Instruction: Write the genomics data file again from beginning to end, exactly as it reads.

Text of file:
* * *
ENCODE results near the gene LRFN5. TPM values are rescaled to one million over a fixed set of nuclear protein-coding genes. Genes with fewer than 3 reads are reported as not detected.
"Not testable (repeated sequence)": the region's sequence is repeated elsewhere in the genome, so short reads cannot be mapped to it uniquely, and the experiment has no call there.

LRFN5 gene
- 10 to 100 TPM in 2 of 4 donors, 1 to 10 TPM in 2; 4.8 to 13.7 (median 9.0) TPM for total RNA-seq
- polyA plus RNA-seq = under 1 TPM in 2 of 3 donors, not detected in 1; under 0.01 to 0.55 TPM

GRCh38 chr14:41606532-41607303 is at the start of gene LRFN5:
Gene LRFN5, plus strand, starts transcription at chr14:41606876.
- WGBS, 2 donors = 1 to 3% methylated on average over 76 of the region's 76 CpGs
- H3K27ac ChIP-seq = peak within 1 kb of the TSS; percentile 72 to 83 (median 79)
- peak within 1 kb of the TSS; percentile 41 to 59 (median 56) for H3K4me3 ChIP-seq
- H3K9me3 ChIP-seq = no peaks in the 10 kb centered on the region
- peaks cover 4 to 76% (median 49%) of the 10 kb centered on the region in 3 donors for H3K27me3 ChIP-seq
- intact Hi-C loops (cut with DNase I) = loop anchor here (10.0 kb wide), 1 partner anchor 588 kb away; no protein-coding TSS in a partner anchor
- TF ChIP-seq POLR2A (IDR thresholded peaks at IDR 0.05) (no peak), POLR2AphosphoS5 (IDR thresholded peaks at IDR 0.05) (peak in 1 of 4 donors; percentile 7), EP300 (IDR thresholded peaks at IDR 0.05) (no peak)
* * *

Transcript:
ENCODE results near the gene LRFN5. TPM values are rescaled to one million over a fixed set of nuclear protein-coding genes. Genes with fewer than 3 reads are reported as not detected.
"Not testable (repeated sequence)": the region's sequence is repeated elsewhere in the genome, so short reads cannot be mapped to it uniquely, and the experiment has no call there.

LRFN5 gene
- 10 to 100 TPM in 2 of 4 donors, 1 to 10 TPM in 2; 4.8 to 13.7 (median 9.0) TPM for total RNA-seq
- polyA plus RNA-seq = under 1 TPM in 2 of 3 donors, not detected in 1; under 0.01 to 0.55 TPM

GRCh38 chr14:41606532-41607303 is at the start of gene LRFN5:
Gene LRFN5, plus strand, starts transcription at chr14:41606876.
- WGBS, 2 donors = 1 to 3% methylated on average over 76 of the region's 76 CpGs
- H3K27ac ChIP-seq = peak within 1 kb of the TSS; percentile 72 to 83 (median 79)
- peak within 1 kb of the TSS; percentile 41 to 59 (median 56) for H3K4me3 ChIP-seq
- H3K9me3 ChIP-seq = no peaks in the 10 kb centered on the region
- peaks cover 4 to 76% (median 49%) of the 10 kb centered on the region in 3 donors for H3K27me3 ChIP-seq
- intact Hi-C loops (cut with DNase I) = loop anchor here (10.0 kb wide), 1 partner anchor 588 kb away; no protein-coding TSS in a partner anchor
- TF ChIP-seq POLR2A (IDR thresholded peaks at IDR 0.05) (no peak), POLR2AphosphoS5 (IDR thresholded peaks at IDR 0.05) (peak in 1 of 4 donors; percentile 7), EP300 (IDR thresholded peaks at IDR 0.05) (no peak)